Discussion

         Plaintiff first argues that the ALJ erred in rejecting Dr. Koster's opinion. On April 18, 2017, Dr. Koster opined that plaintiff had moderate limitations in her ability to understand/remember simple instructions, apply information to make judgments on simple work-related decisions, maintain concentration for up to one hour, sustain an ordinary routine without special supervision, interact appropriately with the public and co-workers, and respond appropriately to changes in a routine work setting; and marked limitations in her ability to understand/remember detailed instructions, maintain attention and concentration for up to two hours, perform activities within a schedule at a consistent and continuous speed, interact appropriately with supervisors, and respond appropriately to work pressures in a usual work setting.[27] Dr. Koster also opined that plaintiff would be off task 20% of the time, would be absent from work five or more days per month, would be unable to complete an 8-hour day five or more days per month, and that compared to an average worker, plaintiff would only be 70% efficient at her work on a sustained basis.[28]

         Dr. Koster was a treating physician. “As a general rule, more weight should be given to the opinion of a treating source than to the opinion of doctors who do not treat the claimant.” Lester v. Chater, 81 F.3d 821, 830 (9th Cir. 1995). “[I]f the treating doctor's opinion is contradicted by another doctor, the Commissioner may not reject this opinion without providing ‘specific and legitimate reasons' supported by substantial evidence in the record for so doing.” Id. (quoting Murray v. Heckler, 722 F.2d 499, 502 (9th Cir. 1983)). Dr. Koster's opinion was contradicted by Dr. Marks', Dr. Titus', and Dr. Bailey's opinions. Thus, the ALJ was required to give specific and legitimate reasons for rejecting Dr. Koster's opinion.

         The ALJ rejected Dr. Koster's opinion because it was inconsistent with her treatment notes, because it was inconsistent with plaintiff's “achieved score of 29 points out of 30 on the MMSE, which indicates normal cognition[, ]” and because it was inconsistent with plaintiff's “subjective reports that she could prepare meals, pay bills, shop and read.”[29]Plaintiff argues that these were not specific and legitimate reasons for rejecting Dr. Koster's opinion.

         As for the first reason, that Dr. Koster's opinion was inconsistent with her treatment notes, the ALJ explained that Dr. Koster's treatment notes from 2016 and 2017 “noted that the claimant was oriented, alert, had normal speech quantity, logical thought process, euthymic mood, appropriate effect, good memory, good concentration, and fair insight and judgment.”[30] The ALJ then cited to Exhibit 9F as support. Exhibit 9F is over three hundred pages of mental health records from Community Bridges and it includes Dr. Koster's treatment notes.[31]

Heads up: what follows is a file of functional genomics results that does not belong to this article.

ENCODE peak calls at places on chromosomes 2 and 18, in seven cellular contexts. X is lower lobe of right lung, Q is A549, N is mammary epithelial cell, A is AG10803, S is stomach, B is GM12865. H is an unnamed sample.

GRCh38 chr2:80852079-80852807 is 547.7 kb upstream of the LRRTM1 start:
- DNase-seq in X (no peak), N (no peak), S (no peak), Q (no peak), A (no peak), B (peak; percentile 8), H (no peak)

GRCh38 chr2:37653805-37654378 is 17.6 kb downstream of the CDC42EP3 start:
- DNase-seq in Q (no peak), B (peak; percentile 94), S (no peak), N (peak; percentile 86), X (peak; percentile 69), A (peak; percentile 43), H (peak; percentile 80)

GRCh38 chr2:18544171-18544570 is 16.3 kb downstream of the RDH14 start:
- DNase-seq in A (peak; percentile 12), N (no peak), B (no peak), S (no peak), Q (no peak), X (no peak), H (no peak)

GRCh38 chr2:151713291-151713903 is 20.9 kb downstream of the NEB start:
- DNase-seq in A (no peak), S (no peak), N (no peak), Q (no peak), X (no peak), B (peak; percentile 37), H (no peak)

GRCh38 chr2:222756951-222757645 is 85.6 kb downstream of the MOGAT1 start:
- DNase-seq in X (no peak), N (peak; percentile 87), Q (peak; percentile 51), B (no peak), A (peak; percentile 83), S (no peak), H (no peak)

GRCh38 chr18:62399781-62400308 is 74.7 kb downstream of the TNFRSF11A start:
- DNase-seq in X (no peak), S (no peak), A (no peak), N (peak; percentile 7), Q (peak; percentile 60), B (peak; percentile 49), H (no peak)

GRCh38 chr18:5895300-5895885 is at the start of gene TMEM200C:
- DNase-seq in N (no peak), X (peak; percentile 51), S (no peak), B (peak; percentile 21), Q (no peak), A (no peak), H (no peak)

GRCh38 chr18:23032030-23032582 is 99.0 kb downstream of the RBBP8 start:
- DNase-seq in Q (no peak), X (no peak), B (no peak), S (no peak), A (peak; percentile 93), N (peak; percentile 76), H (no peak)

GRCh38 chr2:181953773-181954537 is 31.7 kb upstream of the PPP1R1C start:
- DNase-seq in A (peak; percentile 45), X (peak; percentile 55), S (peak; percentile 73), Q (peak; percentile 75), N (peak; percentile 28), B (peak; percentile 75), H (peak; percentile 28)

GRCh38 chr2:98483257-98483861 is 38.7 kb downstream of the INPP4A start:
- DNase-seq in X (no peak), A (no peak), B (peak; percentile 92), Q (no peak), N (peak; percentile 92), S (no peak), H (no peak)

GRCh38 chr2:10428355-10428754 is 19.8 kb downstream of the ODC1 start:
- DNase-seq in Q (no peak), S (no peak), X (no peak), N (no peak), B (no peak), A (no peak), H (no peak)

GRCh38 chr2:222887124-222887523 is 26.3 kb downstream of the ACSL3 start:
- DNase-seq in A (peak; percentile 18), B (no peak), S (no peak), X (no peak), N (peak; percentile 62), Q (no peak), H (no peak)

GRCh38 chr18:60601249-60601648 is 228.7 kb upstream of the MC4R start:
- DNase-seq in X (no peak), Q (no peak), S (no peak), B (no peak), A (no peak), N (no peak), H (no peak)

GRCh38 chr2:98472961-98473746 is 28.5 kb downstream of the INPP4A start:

To properly reject a treating physician's opinion, an ALJ must set out “‘a detailed and thorough summary of the facts and conflicting clinical evidence, stating his interpretation thereof, and making findings.'” Trevizo v. Berryhill, 871 F.3d 664, 675 (9th Cir. 2017) (quoting Magallanes v. Bowen, 881 F.2d 747, 751 (9th Cir. 1989)). Listing some general mental status findings and then citing generally to a 300-page exhibit is not sufficiently specific. See, e.g., Spendlove v. Comm'r of Social Sec. Admin., No. CV-17-08157-PCT-DGC, 2018 WL 3633744, at *3 (D. Ariz. July 31, 2018) (“the ALJ's citation to 50 pages of treatment notes is inadequate” because “[t]he ALJ's reasoning and broad citations do not explain how specific clinical findings are inconsistent with the doctor's limitations”). Moreover, “the affect and mood notes that the ALJ emphasized simply described how [plaintiff] presented on the days of her appointments. They were not general assessments.” Gerstner v. Berryhill, 879 F.3d 257, 262 (7th Cir. 2018) (emphasis omitted). As the Ninth Circuit has observed, “treatment records must be viewed in light of the overall diagnostic record.” Ghanim v. Colvin, 763 F.3d 1154, 1164 (9th Cir. 2014). Here, the overall diagnostic record indicated that plaintiff had significant limitations flowing from her mental impairments, as Dr. Koster opined. The first reason given by the ALJ for rejecting Dr. Koster's opinion was neither specific nor legitimate.

         As for the second reason, that Dr. Koster's opinion was inconsistent with the findings of a single mini-mental status examination (MMSE), the MMSE does measure cognitive function, as the ALJ indicated. But, plaintiff's limitations flow from her schizoaffective disorder and her depressive disorder, not from any cognitive disorder. The Ninth Circuit has pointed out, “observations of cognitive functioning during therapy sessions do not contradict [a claimant's] reported symptoms of depression and social anxiety.” Id. Similarly, observations as to plaintiff's cognitive functioning do not contradict her reported symptoms of depression and hearing voices. The limitations that Dr. Koster assessed were not limited to cognition issues, but included limitations that flowed from plaintiff's depressive and schizoaffective disorders. The second reason the ALJ gave for rejecting Dr. Koster's opinion was not legitimate.

         As for the third reason, that Dr. Koster's opinion was contradicted by plaintiff's daily activities, the Ninth Circuit has recognized that

“[t]he critical differences between activities of daily living and activities in a full-time job are that a person has more flexibility in scheduling the former than the latter, can get help from other persons . . ., and is not held to a minimum standard of performance, as she would be by an employer. The failure to recognize these differences is a recurrent, and deplorable, feature of opinions by administrative law judges in social security disability cases.”

Garrison v. Colvin, 759 F.3d 995, 1016 (9th Cir. 2014) (quoting Bjornson v. Astrue, 671 F.3d 640, 647 (7th Cir. 2012)). Here, the ALJ did not explain how preparing meals, paying bills, shopping, and reading would translate into the ability to perform full-time work. The third reason given by the ALJ for rejecting Dr. Koster's opinion was not legitimate.

         Because none of the reasons the ALJ gave for rejecting Dr. Koster's opinions were proper, the ALJ erred in ...